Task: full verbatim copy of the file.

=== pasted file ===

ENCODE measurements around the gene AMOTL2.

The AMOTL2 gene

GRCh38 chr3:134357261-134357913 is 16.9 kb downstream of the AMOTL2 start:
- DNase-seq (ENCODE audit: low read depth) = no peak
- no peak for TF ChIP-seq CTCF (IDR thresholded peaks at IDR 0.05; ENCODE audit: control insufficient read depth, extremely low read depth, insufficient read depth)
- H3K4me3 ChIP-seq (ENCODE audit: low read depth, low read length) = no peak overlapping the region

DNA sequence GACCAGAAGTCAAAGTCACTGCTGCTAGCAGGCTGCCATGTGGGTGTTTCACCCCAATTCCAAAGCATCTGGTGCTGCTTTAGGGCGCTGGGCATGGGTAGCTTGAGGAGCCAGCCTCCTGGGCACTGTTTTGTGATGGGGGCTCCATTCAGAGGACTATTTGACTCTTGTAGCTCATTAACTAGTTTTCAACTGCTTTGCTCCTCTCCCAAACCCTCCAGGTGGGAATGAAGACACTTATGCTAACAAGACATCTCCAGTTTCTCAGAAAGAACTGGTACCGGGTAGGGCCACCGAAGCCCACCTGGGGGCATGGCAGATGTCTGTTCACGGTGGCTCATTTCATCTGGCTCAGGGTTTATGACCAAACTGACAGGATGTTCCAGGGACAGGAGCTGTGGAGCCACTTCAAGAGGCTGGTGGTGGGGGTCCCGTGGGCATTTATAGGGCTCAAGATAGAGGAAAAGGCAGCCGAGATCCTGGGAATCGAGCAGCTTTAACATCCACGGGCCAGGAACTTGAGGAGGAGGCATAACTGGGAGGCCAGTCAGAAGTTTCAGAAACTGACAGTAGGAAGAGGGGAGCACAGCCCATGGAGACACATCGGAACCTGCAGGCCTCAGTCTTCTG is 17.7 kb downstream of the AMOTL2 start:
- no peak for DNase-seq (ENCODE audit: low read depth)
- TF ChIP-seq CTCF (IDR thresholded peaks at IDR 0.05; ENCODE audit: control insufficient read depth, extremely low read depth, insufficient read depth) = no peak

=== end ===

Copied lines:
ENCODE measurements around the gene AMOTL2.

The AMOTL2 gene

GRCh38 chr3:134357261-134357913 is 16.9 kb downstream of the AMOTL2 start:
- DNase-seq (ENCODE audit: low read depth) = no peak
- no peak for TF ChIP-seq CTCF (IDR thresholded peaks at IDR 0.05; ENCODE audit: control insufficient read depth, extremely low read depth, insufficient read depth)
- H3K4me3 ChIP-seq (ENCODE audit: low read depth, low read length) = no peak overlapping the region

DNA sequence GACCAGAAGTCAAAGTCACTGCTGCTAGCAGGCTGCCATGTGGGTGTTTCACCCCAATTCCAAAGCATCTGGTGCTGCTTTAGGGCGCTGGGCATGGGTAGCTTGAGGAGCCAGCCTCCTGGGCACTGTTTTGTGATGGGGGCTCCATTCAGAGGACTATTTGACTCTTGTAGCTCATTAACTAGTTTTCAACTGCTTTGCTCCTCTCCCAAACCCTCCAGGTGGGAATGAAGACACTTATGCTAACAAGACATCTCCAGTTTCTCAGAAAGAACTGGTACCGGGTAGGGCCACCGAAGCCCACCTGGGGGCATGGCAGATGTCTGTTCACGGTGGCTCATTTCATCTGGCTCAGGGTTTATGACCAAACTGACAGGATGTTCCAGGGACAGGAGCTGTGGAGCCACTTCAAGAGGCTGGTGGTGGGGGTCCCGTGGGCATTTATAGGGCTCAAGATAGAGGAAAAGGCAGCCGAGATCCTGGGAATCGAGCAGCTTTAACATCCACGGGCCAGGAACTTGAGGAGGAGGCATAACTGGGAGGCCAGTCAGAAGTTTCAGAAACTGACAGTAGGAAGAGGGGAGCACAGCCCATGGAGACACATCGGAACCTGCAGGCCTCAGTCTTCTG is 17.7 kb downstream of the AMOTL2 start:
- no peak for DNase-seq (ENCODE audit: low read depth)
- TF ChIP-seq CTCF (IDR thresholded peaks at IDR 0.05; ENCODE audit: control insufficient read depth, extremely low read depth, insufficient read depth) = no peak